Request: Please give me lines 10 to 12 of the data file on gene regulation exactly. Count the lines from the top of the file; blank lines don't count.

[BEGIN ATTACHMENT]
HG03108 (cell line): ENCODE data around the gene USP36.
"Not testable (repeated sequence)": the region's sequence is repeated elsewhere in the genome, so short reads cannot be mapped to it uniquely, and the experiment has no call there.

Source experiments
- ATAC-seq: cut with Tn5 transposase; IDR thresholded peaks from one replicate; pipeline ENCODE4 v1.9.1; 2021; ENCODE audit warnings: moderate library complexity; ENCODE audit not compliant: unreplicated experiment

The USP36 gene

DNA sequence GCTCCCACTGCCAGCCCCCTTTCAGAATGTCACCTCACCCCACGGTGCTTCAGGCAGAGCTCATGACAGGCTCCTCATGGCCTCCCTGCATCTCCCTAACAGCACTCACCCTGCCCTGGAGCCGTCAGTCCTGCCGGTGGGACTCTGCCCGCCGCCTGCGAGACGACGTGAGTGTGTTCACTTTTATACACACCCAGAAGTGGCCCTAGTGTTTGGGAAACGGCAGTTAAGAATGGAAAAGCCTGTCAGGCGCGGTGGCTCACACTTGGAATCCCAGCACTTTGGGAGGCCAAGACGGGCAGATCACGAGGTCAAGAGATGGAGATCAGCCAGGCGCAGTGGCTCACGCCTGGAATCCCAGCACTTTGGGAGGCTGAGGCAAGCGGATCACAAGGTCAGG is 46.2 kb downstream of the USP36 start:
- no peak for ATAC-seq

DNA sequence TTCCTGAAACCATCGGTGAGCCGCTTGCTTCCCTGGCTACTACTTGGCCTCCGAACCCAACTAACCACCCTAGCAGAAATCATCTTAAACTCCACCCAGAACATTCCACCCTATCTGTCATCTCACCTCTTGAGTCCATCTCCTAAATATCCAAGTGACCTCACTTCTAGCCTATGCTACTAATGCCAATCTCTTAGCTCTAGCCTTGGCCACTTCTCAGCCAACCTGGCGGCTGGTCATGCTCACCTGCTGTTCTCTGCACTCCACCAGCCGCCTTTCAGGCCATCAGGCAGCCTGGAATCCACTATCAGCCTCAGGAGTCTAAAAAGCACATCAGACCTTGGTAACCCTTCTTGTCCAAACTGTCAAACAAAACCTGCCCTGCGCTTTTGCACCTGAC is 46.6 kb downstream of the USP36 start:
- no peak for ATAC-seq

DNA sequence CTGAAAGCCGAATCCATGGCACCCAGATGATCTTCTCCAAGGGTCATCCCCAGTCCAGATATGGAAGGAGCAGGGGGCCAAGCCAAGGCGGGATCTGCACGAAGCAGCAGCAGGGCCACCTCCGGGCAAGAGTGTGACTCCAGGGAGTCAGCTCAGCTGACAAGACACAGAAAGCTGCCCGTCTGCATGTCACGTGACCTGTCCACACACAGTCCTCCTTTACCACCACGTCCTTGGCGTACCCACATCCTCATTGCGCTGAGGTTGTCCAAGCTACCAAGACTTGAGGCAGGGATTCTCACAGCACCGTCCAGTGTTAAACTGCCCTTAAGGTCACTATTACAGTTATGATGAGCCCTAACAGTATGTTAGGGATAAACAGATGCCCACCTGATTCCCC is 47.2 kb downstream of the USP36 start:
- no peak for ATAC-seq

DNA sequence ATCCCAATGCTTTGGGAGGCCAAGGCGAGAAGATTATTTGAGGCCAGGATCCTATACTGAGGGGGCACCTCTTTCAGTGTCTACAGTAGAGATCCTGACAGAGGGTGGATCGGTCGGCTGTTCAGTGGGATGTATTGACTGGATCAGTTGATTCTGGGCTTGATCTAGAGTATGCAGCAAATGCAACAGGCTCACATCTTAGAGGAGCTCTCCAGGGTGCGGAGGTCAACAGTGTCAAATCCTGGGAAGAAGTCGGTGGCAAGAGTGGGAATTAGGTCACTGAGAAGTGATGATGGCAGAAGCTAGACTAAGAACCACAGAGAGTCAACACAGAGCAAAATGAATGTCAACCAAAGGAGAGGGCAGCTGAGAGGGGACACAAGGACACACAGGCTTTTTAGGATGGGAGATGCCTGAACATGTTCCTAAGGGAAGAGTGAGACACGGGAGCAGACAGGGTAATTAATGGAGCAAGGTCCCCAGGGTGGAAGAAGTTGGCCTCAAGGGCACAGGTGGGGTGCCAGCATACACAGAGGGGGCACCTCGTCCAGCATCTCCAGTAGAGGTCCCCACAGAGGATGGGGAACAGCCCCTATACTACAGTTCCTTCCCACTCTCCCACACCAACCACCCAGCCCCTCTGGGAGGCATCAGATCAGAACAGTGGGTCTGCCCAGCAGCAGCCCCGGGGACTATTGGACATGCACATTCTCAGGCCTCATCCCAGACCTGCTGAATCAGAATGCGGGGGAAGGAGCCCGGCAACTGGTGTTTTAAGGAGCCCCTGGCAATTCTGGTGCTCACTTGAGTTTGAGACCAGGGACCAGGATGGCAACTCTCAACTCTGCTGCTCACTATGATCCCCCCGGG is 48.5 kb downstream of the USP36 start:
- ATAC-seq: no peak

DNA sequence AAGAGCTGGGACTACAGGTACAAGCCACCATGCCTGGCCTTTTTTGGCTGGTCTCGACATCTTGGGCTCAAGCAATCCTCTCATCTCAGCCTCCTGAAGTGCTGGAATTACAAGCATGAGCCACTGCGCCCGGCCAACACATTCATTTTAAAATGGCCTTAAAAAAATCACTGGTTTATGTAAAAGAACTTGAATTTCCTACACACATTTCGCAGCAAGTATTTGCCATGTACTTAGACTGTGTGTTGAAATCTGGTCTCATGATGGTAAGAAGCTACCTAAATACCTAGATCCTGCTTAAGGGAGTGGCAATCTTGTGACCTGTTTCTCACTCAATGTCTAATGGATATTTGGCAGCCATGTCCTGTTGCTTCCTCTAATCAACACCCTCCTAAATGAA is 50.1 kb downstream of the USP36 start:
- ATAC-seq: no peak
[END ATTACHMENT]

DNA sequence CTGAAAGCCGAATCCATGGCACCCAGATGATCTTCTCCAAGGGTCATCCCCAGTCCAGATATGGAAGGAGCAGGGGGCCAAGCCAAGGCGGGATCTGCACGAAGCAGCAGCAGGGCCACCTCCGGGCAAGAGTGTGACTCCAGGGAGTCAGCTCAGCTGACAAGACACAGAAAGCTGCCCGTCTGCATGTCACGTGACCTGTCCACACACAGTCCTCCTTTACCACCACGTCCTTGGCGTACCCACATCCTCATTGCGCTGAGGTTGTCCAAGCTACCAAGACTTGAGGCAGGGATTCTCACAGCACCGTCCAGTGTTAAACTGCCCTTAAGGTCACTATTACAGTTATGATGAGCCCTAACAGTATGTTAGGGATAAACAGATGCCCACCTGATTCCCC is 47.2 kb downstream of the USP36 start:
- no peak for ATAC-seq

DNA sequence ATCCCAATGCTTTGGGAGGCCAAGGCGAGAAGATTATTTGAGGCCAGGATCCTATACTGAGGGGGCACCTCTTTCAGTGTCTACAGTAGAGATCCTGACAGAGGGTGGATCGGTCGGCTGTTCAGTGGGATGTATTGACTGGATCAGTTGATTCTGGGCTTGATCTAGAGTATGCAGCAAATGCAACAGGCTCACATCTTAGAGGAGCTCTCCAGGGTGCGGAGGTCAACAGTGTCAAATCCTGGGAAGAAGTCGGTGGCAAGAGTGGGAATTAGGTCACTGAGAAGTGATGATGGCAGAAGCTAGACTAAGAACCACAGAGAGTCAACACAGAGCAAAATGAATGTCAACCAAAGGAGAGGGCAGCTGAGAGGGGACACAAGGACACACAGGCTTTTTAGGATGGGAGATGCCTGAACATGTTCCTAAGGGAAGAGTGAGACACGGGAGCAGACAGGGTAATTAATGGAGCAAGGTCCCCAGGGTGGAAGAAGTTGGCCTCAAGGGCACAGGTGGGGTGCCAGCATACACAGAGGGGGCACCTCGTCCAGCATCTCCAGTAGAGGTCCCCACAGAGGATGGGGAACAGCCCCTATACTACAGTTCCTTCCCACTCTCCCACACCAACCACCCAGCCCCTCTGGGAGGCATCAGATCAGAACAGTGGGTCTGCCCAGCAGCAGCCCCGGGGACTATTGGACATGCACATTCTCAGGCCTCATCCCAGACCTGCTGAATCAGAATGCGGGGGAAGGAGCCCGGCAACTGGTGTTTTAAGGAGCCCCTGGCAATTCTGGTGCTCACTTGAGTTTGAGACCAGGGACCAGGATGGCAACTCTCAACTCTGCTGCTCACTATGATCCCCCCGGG is 48.5 kb downstream of the USP36 start: